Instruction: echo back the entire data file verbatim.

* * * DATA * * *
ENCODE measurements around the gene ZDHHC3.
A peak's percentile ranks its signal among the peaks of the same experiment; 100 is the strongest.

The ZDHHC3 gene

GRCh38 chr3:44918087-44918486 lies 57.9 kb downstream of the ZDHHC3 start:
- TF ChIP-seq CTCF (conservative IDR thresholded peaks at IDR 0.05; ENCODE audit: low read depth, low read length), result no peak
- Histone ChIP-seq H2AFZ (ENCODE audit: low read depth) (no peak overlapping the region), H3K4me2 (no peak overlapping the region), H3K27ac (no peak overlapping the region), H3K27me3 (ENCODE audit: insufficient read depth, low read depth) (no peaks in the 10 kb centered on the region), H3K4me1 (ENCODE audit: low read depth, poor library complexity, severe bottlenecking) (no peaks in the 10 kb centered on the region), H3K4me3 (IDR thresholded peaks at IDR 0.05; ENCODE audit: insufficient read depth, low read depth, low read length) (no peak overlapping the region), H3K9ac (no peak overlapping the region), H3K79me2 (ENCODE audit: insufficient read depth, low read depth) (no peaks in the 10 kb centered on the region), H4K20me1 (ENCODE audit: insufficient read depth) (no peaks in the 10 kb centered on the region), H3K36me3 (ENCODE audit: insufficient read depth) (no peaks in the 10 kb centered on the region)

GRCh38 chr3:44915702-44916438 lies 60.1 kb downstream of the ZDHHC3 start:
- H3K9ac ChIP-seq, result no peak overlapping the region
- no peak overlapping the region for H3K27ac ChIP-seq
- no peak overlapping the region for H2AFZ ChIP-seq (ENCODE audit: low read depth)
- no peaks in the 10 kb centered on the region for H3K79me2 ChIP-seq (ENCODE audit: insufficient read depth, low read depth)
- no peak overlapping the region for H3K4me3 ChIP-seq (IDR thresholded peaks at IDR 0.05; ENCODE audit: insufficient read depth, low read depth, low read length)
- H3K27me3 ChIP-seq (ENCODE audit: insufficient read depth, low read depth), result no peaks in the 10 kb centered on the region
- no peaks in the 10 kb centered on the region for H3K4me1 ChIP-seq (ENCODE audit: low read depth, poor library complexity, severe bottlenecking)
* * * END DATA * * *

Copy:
ENCODE measurements around the gene ZDHHC3.
A peak's percentile ranks its signal among the peaks of the same experiment; 100 is the strongest.

The ZDHHC3 gene

GRCh38 chr3:44918087-44918486 lies 57.9 kb downstream of the ZDHHC3 start:
- TF ChIP-seq CTCF (conservative IDR thresholded peaks at IDR 0.05; ENCODE audit: low read depth, low read length), result no peak
- Histone ChIP-seq H2AFZ (ENCODE audit: low read depth) (no peak overlapping the region), H3K4me2 (no peak overlapping the region), H3K27ac (no peak overlapping the region), H3K27me3 (ENCODE audit: insufficient read depth, low read depth) (no peaks in the 10 kb centered on the region), H3K4me1 (ENCODE audit: low read depth, poor library complexity, severe bottlenecking) (no peaks in the 10 kb centered on the region), H3K4me3 (IDR thresholded peaks at IDR 0.05; ENCODE audit: insufficient read depth, low read depth, low read length) (no peak overlapping the region), H3K9ac (no peak overlapping the region), H3K79me2 (ENCODE audit: insufficient read depth, low read depth) (no peaks in the 10 kb centered on the region), H4K20me1 (ENCODE audit: insufficient read depth) (no peaks in the 10 kb centered on the region), H3K36me3 (ENCODE audit: insufficient read depth) (no peaks in the 10 kb centered on the region)

GRCh38 chr3:44915702-44916438 lies 60.1 kb downstream of the ZDHHC3 start:
- H3K9ac ChIP-seq, result no peak overlapping the region
- no peak overlapping the region for H3K27ac ChIP-seq
- no peak overlapping the region for H2AFZ ChIP-seq (ENCODE audit: low read depth)
- no peaks in the 10 kb centered on the region for H3K79me2 ChIP-seq (ENCODE audit: insufficient read depth, low read depth)
- no peak overlapping the region for H3K4me3 ChIP-seq (IDR thresholded peaks at IDR 0.05; ENCODE audit: insufficient read depth, low read depth, low read length)
- H3K27me3 ChIP-seq (ENCODE audit: insufficient read depth, low read depth), result no peaks in the 10 kb centered on the region
- no peaks in the 10 kb centered on the region for H3K4me1 ChIP-seq (ENCODE audit: low read depth, poor library complexity, severe bottlenecking)